It's not just prescription drugs that can cause irreversible liver or kidney damage. There are many factors (alcohol, over-the-counter drugs, excess niacin, hepatitis C) that can make a person susceptible to liver or kidney damage. For most people, these conditions smolder for years until a life-threatening medical crisis occurs. Due to a phenomenon known as "individual variability," some people are especially vulnerable to liver and kidney damage. In these cases a CBC/Chemistry Profile can detect an underlying problem in time to take corrective actions.

Maintaining a youthful hormone balance

Aging causes significant alterations in hormone balance.
In aging men, beneficial hormones such as testosterone, DHEA and growth hormone decline, while less desirable hormones such as estrogen and insulin often increase. The effects of these hormone imbalances can manifest as clinical depression, increased abdominal obesity, diminished mental and physical energy levels and loss of libido.

Aging females often suffer a progesterone and DHEA deficit, while levels of estrogen and testosterone can become too high or low. The clinical effects of these hormone imbalances in females often manifest as the symptoms associated with menopause, depression, loss of bone mass and loss of libido. In both men and women, the failure to correct hormone imbalance can directly contribute to cardiovascular disease, certain forms of cancer, type II diabetes, osteoporosis and neuronal degeneration.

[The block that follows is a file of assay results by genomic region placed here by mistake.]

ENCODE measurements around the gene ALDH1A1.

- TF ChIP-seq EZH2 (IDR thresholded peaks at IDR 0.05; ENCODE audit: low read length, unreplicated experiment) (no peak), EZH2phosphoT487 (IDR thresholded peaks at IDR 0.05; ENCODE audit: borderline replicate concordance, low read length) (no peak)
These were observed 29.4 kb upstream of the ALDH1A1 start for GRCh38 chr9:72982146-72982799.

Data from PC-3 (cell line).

Fortunately, once hormone status is ascertained, through blood testing, definitive corrective action can be taken to safely restore hormone balance to a youthful range.

The rationale for blood testing

Annual blood testing is a cornerstone of any scientific program designed to extend the healthy human life span. Conventional doctors often refuse, or don't know how to order the type of blood tests that can reveal correctable underlying risk factors for developing degenerative disease.

For further information and scientific references about using blood tests to protect against aging-related disease, refer to the following protocols in the Life Extension Foundation's Disease Prevention and Treatment reference book, or web site at www.lef.org:

  • Male Hormone Modulation Protocol
  • Female Hormone Modulation Protocol
  • Atherosclerosis Protocol
  • Homocysteine Protocol
  • Fibrinogen Protocol
  • Depression Protocol
  • DHEA Protocol